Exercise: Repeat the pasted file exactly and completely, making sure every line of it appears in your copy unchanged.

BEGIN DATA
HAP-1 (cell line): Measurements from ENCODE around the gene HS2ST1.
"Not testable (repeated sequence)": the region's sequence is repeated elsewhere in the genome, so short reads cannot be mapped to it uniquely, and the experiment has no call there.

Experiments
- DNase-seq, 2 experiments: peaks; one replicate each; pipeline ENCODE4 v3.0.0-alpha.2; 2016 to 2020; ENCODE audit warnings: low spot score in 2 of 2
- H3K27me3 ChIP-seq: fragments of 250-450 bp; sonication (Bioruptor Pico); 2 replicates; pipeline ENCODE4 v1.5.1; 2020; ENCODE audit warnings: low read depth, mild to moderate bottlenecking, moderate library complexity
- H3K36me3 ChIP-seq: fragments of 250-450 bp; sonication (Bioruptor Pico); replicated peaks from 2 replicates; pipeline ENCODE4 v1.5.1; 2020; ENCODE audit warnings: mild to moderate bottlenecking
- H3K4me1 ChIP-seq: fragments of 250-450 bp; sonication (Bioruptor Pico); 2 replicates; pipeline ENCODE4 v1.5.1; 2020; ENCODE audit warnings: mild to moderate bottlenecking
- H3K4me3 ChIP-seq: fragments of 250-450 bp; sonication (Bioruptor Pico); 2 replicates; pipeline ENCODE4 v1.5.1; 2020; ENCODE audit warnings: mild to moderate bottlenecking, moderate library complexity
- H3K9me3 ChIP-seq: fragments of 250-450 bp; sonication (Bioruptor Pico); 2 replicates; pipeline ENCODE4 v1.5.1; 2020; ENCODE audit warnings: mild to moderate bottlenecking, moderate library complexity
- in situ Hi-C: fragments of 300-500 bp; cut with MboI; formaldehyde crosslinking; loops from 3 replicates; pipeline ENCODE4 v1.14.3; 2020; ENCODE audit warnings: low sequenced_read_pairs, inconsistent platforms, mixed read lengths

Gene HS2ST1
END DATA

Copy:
HAP-1 (cell line): Measurements from ENCODE around the gene HS2ST1.
"Not testable (repeated sequence)": the region's sequence is repeated elsewhere in the genome, so short reads cannot be mapped to it uniquely, and the experiment has no call there.

Experiments
- DNase-seq, 2 experiments: peaks; one replicate each; pipeline ENCODE4 v3.0.0-alpha.2; 2016 to 2020; ENCODE audit warnings: low spot score in 2 of 2
- H3K27me3 ChIP-seq: fragments of 250-450 bp; sonication (Bioruptor Pico); 2 replicates; pipeline ENCODE4 v1.5.1; 2020; ENCODE audit warnings: low read depth, mild to moderate bottlenecking, moderate library complexity
- H3K36me3 ChIP-seq: fragments of 250-450 bp; sonication (Bioruptor Pico); replicated peaks from 2 replicates; pipeline ENCODE4 v1.5.1; 2020; ENCODE audit warnings: mild to moderate bottlenecking
- H3K4me1 ChIP-seq: fragments of 250-450 bp; sonication (Bioruptor Pico); 2 replicates; pipeline ENCODE4 v1.5.1; 2020; ENCODE audit warnings: mild to moderate bottlenecking
- H3K4me3 ChIP-seq: fragments of 250-450 bp; sonication (Bioruptor Pico); 2 replicates; pipeline ENCODE4 v1.5.1; 2020; ENCODE audit warnings: mild to moderate bottlenecking, moderate library complexity
- H3K9me3 ChIP-seq: fragments of 250-450 bp; sonication (Bioruptor Pico); 2 replicates; pipeline ENCODE4 v1.5.1; 2020; ENCODE audit warnings: mild to moderate bottlenecking, moderate library complexity
- in situ Hi-C: fragments of 300-500 bp; cut with MboI; formaldehyde crosslinking; loops from 3 replicates; pipeline ENCODE4 v1.14.3; 2020; ENCODE audit warnings: low sequenced_read_pairs, inconsistent platforms, mixed read lengths

Gene HS2ST1